The UK Ministry of Defence (MOD) has put the brakes on £1bn plans to build three new Fleet Solid Support (FSS) ships for the Royal Fleet Auxiliary.

The controversial tender had become a political punching bag with unions and politicians criticising an early decision to not classify the ships as warships meaning they could be built outside of the UK.

In a statement sent to Naval Technology, the Ministry of Defence (MOD) said: “We can confirm that the Fleet Solid Support ship competition has been stopped, as it is clear that the current approach will not deliver the requirement.

“We are now considering the most appropriate way forward for the procurement project.”

The MOD added that the decision was made to ensure ongoing value for money for the contract. Despite originally attracting international competition from Japanese, South Korean and Italian shipbuilders, all had pulled out of the running except Spanish company Navantia.

A British Shipbuilding team, called Team UK, was also in the running for the contract with a plan to split the work between BAE Systems, Babcock, Cammell Laird and Rolls-Royce.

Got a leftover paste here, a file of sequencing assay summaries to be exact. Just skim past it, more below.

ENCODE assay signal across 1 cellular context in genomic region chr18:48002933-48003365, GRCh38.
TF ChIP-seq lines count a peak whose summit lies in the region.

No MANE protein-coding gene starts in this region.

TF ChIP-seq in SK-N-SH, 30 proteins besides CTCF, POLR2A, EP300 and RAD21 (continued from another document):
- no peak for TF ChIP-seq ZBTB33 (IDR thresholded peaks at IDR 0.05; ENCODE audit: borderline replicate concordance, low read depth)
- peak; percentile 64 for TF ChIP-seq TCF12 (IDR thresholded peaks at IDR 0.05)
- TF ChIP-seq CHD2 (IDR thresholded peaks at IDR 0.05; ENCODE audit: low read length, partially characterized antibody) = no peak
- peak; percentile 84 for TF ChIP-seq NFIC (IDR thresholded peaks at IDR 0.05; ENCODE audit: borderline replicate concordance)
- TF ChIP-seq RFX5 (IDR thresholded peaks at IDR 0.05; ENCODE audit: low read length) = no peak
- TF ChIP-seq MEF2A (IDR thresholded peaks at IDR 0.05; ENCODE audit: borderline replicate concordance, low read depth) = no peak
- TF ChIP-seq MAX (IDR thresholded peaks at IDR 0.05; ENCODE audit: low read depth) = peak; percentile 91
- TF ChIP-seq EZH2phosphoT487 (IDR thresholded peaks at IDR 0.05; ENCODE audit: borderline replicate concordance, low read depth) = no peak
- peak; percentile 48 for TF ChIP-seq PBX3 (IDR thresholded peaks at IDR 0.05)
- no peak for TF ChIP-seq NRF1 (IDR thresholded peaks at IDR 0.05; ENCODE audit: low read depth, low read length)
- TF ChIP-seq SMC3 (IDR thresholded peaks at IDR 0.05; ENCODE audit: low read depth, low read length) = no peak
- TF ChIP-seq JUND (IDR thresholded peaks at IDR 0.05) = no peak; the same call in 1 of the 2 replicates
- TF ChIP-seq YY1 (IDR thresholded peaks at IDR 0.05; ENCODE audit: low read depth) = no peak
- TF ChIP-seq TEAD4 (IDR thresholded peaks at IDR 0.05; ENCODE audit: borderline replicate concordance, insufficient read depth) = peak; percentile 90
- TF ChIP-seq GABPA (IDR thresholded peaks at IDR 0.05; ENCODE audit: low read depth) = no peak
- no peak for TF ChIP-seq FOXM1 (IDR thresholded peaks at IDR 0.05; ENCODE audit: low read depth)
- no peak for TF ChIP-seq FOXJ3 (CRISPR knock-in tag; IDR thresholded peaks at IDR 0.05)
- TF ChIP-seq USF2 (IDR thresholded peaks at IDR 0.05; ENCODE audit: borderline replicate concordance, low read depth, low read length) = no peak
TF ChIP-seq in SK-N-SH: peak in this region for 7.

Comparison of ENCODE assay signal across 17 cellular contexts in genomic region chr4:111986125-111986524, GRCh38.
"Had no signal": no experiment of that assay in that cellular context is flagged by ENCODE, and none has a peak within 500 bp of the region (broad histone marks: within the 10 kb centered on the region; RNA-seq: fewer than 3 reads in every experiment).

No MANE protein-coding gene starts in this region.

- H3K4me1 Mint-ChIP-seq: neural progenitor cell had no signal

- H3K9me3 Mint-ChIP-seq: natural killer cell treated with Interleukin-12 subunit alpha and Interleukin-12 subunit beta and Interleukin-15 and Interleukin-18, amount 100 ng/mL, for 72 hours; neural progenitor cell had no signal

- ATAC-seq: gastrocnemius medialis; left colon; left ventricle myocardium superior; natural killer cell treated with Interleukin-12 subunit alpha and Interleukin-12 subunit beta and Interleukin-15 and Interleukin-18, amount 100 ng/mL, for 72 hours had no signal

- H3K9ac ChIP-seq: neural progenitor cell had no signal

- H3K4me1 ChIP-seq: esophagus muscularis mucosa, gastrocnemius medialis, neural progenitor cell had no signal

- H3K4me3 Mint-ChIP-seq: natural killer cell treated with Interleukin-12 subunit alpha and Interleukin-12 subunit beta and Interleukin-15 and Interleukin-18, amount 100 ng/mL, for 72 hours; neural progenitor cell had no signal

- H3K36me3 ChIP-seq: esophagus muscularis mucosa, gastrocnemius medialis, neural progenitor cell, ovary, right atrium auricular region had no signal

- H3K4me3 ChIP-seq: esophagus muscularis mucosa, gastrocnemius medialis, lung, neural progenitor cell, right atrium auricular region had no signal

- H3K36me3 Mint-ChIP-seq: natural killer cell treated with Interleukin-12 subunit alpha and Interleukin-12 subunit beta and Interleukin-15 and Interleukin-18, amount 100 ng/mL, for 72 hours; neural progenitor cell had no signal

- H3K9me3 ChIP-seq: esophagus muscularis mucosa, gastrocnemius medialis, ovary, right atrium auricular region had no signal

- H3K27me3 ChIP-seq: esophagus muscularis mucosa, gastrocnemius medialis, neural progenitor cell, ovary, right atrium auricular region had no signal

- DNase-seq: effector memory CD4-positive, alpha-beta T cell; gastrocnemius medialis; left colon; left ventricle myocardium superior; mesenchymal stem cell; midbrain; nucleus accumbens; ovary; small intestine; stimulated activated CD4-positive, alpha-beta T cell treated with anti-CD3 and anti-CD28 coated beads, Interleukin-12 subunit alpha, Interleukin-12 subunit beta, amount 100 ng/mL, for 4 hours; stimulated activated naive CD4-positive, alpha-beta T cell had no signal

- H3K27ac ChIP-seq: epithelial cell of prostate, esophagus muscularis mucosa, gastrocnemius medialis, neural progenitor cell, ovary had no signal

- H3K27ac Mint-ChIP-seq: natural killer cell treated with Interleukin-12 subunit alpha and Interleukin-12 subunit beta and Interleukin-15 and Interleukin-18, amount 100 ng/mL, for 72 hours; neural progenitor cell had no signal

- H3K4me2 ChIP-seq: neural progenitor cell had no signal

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Despite the MOD currently working on Dreadnought and Astute Class submarines and the Type 26 frigate, UK shipbuilders have been squeezed by a lack of business causing some yards to close.

The contract in its current form necessitated international companies being invited to bid. However, the MOD said the companies were aware of its right to suspend the competition at any point and had exercised its legal right to do so.

In the past the MOD has said that the vessels would form an important part of the UK’s maritime capability, transporting supplies as part of a Task Force or Carrier Strike Group allowing the Royal Navy to project sea power further afield.

A final decision on the contract was expected to be made in 2020 however it is not known if this timeframe is still accurate after the competition was stopped. As the UK has entered the pre-election period a decision to continue with the contract will have to be made by the new government in December or later.

Original plans meant that if the ships were produced abroad any sensitive or classified systems would have to be installed in the UK by British companies.

The decision from the MOD comes one day after it published Sir John Parker’s review of the National Shipbuilding Strategy where he criticised the decision to possibly build the ships abroad.

Parker wrote: “There is significant parliamentary, industry and public interest in increasing the number of categories of ships eligible for UK only competition. While I do not wish to delay or damage the procurement of the Fleet Solid Support ships.

“I recommend that UK-only competition should be considered for future defence-funded vessels including amphibious vessels and mine countermeasure vessels.”